Is Time Real

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Is Time Real

The aspects of time that we can understand are only based on what we can perceive, observe, and calculate. Every day we look at our watches or clocks. We plan our day around different times of the day. Time tells us when to eat, when to sleep, and how long to do things for. Is time real? To answer this question, let me explain what time is first. Time is defined as a measured or measurable period, a continuum that lacks spatial dimensions. This broad definition lacks the simple explanation that humans are searching for. There are many scientists, philosophers, and thinkers who have tried to put time into understanding terms. In the following paragraph, I will discuss the meaning of time perceived and theorized by two of the greatest minds of human kind – Einstein and Kant.

Albert Einstein's theory of relativity (study guide, 53) came up with the idea that both space and time were relative to the observer, or the state of motion of the observer (Broadcast). If there are two chairs, and you see someone sitting in one, when you turn away, you can not be sure that he or she is still there. You also can not be sure that they are not in two chairs at the same time, or what point in time they are in them. This all leads up to Einstein's theory that time is relative. What Einstein's theory seemed to tell us was that time is not absolute and universal. It can be changed by motion. Each observer carries around his own personal scale of time and it does not absolutely agree with anybody else's.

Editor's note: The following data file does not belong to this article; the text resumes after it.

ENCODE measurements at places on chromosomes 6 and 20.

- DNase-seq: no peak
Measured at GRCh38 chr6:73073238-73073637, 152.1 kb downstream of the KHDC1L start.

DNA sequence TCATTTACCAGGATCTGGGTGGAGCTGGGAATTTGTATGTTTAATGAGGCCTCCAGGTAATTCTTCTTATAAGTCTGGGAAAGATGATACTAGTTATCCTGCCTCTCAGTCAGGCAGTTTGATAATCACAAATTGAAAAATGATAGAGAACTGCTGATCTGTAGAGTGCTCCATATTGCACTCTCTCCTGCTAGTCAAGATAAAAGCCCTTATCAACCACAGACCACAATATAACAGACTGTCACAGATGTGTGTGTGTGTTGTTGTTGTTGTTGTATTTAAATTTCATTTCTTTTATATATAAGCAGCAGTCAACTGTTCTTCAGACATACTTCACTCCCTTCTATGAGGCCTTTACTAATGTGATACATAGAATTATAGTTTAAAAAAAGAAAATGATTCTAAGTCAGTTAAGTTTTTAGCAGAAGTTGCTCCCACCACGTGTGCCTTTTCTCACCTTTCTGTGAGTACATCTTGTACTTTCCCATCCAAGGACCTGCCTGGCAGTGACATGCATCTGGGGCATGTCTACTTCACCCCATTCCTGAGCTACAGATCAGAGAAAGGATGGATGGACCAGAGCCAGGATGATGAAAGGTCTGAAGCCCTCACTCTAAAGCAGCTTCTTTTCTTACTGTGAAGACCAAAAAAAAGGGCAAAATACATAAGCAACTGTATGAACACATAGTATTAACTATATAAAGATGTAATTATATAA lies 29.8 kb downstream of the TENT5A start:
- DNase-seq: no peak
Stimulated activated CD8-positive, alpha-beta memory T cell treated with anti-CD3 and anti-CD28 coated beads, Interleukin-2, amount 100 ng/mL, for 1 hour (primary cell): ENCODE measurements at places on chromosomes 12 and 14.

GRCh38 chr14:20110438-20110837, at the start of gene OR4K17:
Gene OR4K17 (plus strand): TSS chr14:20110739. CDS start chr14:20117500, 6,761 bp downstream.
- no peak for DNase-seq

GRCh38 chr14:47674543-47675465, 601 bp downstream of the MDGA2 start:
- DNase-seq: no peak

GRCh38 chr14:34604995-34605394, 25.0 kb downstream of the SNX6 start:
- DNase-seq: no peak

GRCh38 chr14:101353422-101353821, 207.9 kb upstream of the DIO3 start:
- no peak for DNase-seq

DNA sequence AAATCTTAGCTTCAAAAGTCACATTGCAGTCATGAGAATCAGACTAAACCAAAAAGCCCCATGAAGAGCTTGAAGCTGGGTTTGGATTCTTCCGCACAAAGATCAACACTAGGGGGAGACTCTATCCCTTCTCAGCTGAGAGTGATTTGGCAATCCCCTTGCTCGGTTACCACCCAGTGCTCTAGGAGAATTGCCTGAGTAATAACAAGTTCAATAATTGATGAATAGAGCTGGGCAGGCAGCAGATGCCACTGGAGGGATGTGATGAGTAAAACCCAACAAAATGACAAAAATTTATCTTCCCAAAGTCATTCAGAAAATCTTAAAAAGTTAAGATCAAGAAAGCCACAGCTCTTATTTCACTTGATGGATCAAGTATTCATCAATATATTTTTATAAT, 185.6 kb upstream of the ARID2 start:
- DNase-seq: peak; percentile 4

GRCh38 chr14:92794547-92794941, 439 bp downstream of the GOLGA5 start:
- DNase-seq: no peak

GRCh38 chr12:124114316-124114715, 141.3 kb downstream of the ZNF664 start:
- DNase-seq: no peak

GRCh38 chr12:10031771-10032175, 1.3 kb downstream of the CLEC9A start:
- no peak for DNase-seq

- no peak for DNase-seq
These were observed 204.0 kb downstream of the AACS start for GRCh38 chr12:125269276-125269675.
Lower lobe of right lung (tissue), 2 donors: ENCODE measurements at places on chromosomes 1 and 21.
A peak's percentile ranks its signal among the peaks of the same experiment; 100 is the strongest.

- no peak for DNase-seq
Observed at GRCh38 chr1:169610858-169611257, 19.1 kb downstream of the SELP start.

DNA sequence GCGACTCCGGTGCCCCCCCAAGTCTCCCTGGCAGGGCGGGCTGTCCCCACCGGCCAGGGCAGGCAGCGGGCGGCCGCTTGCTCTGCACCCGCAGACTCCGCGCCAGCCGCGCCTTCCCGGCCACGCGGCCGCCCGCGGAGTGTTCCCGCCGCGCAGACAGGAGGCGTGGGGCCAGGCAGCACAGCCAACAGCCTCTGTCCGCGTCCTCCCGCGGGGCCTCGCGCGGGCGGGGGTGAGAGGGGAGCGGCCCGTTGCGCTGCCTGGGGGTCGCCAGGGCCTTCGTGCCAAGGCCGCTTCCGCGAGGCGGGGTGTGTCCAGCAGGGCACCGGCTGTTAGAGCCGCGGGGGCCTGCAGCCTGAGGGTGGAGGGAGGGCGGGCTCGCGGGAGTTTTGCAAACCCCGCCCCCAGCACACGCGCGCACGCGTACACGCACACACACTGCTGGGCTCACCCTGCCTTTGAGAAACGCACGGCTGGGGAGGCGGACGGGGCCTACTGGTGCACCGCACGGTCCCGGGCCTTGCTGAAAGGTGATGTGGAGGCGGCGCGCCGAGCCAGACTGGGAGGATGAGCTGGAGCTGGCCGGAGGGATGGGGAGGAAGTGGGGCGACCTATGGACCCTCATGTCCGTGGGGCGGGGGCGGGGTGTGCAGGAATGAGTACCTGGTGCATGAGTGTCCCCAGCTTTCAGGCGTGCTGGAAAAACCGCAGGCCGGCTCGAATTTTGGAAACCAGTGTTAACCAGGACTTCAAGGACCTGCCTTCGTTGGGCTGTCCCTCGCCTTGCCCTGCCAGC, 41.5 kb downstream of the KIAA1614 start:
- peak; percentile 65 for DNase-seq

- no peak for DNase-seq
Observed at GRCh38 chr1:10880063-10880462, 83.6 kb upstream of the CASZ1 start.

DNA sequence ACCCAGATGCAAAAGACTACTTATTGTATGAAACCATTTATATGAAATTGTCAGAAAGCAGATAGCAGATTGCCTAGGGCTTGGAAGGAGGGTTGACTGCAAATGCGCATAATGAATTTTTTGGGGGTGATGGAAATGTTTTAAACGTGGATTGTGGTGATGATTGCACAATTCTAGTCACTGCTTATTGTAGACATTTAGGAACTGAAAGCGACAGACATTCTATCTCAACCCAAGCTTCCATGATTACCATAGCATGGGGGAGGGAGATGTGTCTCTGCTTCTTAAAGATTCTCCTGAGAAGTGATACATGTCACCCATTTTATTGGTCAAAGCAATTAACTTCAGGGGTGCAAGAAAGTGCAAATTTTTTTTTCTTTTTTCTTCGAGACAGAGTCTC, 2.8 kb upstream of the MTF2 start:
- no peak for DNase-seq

However, some philosophers have argued that all time is unreal. Kant, for example, claimed that time both the subjective time we experience as flowing, and objective time as the fixed series of all events – is a construct of the human mind (Manuel Velasquez, 244). For Kant space and time are not real things, but are modes of experience. Kant's solution was to say that there is something in our mind, that makes everything that we experience to our sense be located

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